7) Career Management: Identify and articulate one’s skills, strengths, knowledge, and experiences relevant to the position desired and career goals, and identify areas necessary for professional growth. The individual is able to navigate and explore job options, understands and can take the steps necessary to pursue opportunities, and understands how to self-advocate for opportunities in the workplace.
8) Global/Intercultural Fluency: Value, respect, and learn from diverse cultures, races, ages, genders, sexual orientations, and religions. The individual demonstrates, openness, inclusiveness, sensitivity, and the ability to interact respectfully with all people and understand individuals’ differences.
These core competencies are the foundational skills that help people succeed regardless of what job or field they’re in. Unfortunately, most undergraduate and graduate school courses aren’t explicitly designed to help you acquire these skills. Instead, the theory, especially behind the liberal arts curriculum, is that taking tough courses across a range of subjects will help you gradually become a more competent thinker, communicator, and so on. At Proficiency1 we believe very strongly in this theory, but we also believe the nature of modern academia means the priorities in most courses can’t always be well aligned with these competencies.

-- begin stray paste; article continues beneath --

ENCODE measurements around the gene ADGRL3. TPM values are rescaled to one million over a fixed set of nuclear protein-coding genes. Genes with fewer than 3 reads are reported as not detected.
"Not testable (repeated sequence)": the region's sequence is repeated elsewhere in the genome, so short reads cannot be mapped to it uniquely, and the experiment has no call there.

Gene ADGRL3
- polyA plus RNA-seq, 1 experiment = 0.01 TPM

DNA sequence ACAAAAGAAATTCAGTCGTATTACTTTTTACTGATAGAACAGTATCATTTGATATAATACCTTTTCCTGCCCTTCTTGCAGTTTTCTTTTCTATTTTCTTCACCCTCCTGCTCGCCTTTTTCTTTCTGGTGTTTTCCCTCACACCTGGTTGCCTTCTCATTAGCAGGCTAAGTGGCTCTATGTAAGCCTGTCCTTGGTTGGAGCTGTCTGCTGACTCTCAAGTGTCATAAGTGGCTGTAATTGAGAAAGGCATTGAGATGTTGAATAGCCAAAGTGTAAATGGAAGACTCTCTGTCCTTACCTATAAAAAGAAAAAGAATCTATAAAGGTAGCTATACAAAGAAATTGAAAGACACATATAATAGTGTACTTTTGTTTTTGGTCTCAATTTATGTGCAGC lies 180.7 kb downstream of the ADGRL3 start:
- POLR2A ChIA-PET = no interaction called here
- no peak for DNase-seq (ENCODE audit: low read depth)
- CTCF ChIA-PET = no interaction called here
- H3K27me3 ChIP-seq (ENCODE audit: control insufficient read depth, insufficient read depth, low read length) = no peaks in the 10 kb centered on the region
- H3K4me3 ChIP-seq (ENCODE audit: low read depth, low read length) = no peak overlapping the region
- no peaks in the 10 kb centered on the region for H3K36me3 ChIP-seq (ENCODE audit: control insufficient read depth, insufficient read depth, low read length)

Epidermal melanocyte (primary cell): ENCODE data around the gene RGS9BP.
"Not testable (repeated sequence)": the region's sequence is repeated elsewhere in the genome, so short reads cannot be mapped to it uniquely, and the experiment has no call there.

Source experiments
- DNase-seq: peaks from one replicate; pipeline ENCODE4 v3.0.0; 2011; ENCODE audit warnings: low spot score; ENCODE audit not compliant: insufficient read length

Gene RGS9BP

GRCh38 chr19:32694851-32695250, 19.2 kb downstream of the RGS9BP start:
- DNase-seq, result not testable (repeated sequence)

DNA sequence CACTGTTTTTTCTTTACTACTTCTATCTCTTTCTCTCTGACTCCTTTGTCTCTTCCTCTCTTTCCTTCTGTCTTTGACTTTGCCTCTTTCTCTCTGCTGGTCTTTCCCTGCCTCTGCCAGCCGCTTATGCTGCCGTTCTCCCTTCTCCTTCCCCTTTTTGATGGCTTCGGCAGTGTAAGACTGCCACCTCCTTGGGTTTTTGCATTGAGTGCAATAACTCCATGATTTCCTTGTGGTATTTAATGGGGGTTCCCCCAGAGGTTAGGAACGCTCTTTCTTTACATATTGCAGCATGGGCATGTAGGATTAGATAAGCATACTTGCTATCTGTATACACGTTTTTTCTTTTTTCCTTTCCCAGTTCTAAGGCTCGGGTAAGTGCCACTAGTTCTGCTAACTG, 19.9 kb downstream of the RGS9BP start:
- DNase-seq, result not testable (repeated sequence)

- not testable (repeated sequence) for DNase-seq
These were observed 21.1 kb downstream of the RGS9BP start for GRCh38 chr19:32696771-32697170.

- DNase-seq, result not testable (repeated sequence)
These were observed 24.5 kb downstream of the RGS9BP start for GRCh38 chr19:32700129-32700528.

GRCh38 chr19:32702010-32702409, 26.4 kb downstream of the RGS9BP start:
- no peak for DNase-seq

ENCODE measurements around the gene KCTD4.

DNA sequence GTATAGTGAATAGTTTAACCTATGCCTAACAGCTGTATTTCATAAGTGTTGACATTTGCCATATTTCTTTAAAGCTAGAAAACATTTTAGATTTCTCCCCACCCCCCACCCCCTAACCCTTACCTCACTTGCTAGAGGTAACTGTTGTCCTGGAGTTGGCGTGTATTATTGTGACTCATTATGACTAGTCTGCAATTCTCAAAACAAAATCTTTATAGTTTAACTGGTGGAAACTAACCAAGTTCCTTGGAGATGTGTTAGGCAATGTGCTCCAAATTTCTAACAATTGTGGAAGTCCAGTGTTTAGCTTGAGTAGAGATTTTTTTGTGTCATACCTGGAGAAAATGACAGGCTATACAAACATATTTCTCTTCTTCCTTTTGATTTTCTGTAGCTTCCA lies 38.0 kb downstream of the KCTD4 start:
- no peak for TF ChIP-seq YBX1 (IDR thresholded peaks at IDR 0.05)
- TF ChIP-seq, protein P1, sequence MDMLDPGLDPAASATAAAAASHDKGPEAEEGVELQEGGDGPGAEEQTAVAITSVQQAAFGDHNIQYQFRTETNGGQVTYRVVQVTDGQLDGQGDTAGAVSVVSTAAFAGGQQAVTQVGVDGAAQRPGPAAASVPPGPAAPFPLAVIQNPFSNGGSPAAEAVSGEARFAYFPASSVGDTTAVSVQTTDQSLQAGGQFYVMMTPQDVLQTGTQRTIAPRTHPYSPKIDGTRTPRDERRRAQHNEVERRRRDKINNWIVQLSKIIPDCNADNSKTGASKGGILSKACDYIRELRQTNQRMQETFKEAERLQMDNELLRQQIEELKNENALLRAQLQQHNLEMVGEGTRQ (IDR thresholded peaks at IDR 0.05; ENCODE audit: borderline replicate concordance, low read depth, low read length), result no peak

The research NACE has done illustrates this point. Surveys with hundreds of employers and thousands of students reveal a big gap between how ready most college graduates think they are and how ready their potential employers think they are. In its most recent report, NACE found that, on average, 68% of recent college graduates considered themselves either “very” or “extremely” proficient across the eight competencies, while just 44% of employers considered recent graduates that competent. The gaps between employers and graduates in perceptions about communications, critical thinking, and leadership, in particular, averaged a whopping 33 percentage points.
An important takeaway from the NACE report is that even though both undergraduate and graduate programs play critical roles in preparing students for great careers, there are limits to what you will learn in the classroom. Other life experiences, such as internships, part-time jobs, and training and professional development that takes place outside academia, must also play a big role in helping young professionals gain these skills.
As you launch your career, conducting an honest self-assessment of your competency in these foundational areas will pay great returns. As you get ready to graduate, are you really ready? As you identify your strengths, you can be sure to highlight those for potential employers. And as you identify areas for growth, you can use them to help make the most of your current job, education, or professional development opportunities.
In the comments, we’d love to get your thoughts about these competencies and their role in your career so far. We also urge you to keep an eye out for upcoming Proficiency1 courses designed specifically to address the eight critical career competencies.